How Most Retirement Pensions Work
Before deciding the best time for you to retire, it’s really helpful to understand how pensions work. All pensions are designed using a math formula. Don't quit reading if you aren't a math teacher, this formula is easy to understand. Let's use Tennessee, my home state, as an example. The formula for teachers here is 1.5% x years of service x 5 highest years' average salary (found in the retirement guide published by the state). So if a teacher works 30 years and averaged $40,000 per year her last 5 years the formula would be 0.015 x 30 x 40,000 = $18,000 per year in retirement.

You probably noticed that $18,000 was almost 1/2 of the $40,000 5yr average. Tennessee's pension is designed to provide about half of the pre-retirement salary at 30 years of service, much like the very first pensions. Note: Some pension plans allow or force you to opt out of Social Security, but usually pay a higher percentage of the pre-retirement salary. Here's the first hint to really simplify the formula no matter where you live. Multiply the factor for your state (ex: 1.5%) by your years of service (ex: 30) for your retirement. In our example, the answer is .45, or 45%. Now you can simply plug in your factor for your state. For example if your state's factor is 2% you would get 60% of your salary at retirement with 30 years service (.02 x 30 = .60). See how easy this is?

Ok, if you still want an easier way to do this, most state pension websites have an online calculator where you can enter your information and see a projection of your retirement benefits. Below is an example of Tennessee’s retirement projection for a teacher retiring with 30 years of service. You will see the monthly amount you would receive depending on the survivor option you choose, which we’ll explain in detail in a later chapter. It also shows a lifetime-projected payout, which is the amount you will receive if you live the average lifespan.

While this projection is helpful, I really like knowing the shortcut formula so I can look at different retirement dates in a short amount of time, and for teachers whose states don’t have an online retirement calculator.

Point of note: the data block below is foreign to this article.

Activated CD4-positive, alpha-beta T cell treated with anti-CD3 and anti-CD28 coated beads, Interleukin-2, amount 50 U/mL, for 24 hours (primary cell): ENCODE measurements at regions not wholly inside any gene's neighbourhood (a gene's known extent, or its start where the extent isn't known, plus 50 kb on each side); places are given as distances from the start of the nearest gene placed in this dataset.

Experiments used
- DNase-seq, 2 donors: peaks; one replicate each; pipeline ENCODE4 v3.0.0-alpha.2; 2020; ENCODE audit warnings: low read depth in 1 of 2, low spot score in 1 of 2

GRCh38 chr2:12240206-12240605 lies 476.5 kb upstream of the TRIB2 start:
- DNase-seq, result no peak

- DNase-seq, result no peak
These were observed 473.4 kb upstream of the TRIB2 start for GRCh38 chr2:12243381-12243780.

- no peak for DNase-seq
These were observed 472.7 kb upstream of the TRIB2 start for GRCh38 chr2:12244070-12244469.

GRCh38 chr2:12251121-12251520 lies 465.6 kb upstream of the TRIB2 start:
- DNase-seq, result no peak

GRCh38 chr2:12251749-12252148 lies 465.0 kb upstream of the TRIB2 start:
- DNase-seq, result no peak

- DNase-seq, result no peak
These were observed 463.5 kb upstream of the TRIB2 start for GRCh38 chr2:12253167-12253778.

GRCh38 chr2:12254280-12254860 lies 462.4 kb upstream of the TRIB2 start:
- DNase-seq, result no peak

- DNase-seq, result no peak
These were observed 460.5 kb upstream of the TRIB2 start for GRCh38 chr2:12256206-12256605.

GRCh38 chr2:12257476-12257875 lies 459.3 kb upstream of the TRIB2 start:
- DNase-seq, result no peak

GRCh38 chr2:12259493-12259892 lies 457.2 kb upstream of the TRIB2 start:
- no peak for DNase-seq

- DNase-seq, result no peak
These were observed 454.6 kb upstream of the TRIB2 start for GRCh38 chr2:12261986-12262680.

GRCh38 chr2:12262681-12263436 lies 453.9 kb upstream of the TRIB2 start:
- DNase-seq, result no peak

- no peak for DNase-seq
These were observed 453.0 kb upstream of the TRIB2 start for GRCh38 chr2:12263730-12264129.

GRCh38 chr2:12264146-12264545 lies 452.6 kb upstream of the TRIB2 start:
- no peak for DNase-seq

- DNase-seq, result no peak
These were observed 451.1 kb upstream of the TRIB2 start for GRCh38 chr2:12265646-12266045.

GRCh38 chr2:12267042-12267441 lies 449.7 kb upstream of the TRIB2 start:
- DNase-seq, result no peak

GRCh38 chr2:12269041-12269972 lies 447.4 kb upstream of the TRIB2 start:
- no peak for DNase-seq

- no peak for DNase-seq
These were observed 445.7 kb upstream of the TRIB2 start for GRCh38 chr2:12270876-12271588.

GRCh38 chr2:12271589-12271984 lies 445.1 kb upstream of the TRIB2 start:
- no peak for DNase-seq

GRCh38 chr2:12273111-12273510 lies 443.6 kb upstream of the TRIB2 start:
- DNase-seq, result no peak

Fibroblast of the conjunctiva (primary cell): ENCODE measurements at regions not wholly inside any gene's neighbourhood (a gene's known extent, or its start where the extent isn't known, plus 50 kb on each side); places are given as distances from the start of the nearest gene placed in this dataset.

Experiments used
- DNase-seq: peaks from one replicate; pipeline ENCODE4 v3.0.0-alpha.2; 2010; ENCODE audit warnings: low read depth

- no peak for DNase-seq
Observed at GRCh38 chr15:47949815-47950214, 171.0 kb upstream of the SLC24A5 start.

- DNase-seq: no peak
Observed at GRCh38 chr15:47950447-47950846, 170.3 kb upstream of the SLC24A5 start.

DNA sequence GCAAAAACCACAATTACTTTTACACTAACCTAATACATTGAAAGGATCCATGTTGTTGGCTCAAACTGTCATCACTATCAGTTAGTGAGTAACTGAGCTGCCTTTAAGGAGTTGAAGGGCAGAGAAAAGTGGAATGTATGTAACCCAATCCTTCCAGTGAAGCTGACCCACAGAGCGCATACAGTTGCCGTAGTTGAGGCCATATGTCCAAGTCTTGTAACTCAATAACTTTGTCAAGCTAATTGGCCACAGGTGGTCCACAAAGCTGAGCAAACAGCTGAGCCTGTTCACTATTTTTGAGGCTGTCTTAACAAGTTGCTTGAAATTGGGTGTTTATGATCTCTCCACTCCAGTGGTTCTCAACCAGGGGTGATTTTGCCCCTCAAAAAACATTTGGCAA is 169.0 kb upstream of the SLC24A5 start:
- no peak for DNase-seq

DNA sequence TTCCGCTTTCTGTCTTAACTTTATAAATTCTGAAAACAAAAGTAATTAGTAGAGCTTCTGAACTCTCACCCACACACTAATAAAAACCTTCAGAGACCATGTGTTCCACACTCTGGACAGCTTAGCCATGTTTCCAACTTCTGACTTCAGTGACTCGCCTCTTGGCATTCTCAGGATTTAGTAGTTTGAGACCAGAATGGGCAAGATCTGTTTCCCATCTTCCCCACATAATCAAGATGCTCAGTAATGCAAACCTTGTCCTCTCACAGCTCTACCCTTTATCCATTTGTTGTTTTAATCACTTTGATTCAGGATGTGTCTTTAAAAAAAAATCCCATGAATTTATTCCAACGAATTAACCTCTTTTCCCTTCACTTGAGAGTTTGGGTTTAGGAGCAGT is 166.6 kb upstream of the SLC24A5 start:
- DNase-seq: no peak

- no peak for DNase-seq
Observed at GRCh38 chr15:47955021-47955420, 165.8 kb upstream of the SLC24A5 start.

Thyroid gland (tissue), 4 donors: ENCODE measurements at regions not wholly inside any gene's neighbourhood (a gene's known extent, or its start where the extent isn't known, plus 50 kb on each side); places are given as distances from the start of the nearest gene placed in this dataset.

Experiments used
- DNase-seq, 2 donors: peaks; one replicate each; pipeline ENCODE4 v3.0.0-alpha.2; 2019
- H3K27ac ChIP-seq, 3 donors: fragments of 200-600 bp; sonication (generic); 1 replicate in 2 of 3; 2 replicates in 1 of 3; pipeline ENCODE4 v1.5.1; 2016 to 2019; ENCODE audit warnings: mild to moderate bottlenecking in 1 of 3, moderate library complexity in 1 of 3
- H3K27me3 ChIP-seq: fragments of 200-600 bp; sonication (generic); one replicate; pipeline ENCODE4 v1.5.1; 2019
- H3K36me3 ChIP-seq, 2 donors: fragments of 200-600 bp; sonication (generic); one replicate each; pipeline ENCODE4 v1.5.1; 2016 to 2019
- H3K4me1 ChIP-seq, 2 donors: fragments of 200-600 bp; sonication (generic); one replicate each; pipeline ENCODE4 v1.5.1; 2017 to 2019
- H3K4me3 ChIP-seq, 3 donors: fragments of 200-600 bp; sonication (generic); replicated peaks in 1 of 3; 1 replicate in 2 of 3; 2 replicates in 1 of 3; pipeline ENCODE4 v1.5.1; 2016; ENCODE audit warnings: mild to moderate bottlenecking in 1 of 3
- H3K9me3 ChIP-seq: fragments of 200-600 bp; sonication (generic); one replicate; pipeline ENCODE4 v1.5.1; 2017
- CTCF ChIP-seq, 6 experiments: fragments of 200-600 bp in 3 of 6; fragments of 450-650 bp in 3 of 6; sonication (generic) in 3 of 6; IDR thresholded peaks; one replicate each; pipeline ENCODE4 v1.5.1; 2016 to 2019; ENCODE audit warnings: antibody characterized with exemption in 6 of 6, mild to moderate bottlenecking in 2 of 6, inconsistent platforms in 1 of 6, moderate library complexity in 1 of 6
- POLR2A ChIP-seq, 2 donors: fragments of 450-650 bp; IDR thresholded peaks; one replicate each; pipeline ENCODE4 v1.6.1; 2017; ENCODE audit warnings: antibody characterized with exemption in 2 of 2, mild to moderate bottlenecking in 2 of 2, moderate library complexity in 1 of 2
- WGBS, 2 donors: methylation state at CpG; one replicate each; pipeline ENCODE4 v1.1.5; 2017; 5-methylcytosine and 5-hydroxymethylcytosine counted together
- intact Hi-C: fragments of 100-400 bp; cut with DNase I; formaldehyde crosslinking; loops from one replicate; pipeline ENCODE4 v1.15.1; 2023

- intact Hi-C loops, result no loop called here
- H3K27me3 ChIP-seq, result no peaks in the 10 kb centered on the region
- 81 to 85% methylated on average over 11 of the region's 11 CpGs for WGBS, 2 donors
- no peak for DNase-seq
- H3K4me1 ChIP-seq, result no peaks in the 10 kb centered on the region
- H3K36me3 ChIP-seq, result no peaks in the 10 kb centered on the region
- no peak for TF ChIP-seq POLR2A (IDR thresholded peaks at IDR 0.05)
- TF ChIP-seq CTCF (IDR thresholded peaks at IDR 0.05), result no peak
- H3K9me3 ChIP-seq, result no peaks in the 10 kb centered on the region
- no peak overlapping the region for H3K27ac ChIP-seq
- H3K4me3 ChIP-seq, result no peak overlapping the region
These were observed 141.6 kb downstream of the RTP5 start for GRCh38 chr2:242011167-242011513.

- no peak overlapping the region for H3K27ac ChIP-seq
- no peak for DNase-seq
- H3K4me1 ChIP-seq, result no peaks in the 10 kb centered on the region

Now what if you were considering working 35 years instead? Simply multiply the factor (1.5%) by 35 years, which gives you .525 or 53%. Now simply multiply that by your 5-year salary (ex: $40,000) to get $21,200. Who says we need lawyers explaining this stuff to us. It's a whole lot easier when a teacher explains it.

What if you were considering retiring after 25 years? This is often called early retirement regardless of age, and most states have a minimum age of 55 to begin receiving monthly benefits. The formula works the same as before, except most states penalize you for retiring with less than 30 years of service. In Tennessee you are penalized 4.8% for every year you for each year you retire prior to 30 years of service, so in our example you would multiply 5 years by 4.8% to get a 24% penalty. That means you will only get 76% of your $40,000 income, or $30,400, in our example. OUCH! The formulas work very similarly in other states; simply plug in your retirement percentage and run the numbers. Most teachers choose to put up with class for five more years, rather than give up almost $7,000 per year in retirement.

Most teachers will not retire at 25 years and give up almost $7,000 per year in retirement income, but many of the teachers I work with decide it's not worth five additional years of service to retire with 35 years and only $3,000 more in income per year in this example. Most teachers can retire, work part-time, and still come out ahead. If they make $20,000 from part-time work, they will make more total income than teaching full-time!

As you can see this is not as complicated as the lawyers make it seem, but you do need to consider your options carefully before you decide on the year you will retire. You are almost ready to set a target date for your retirement.

The next step is learning three key things before making your decision.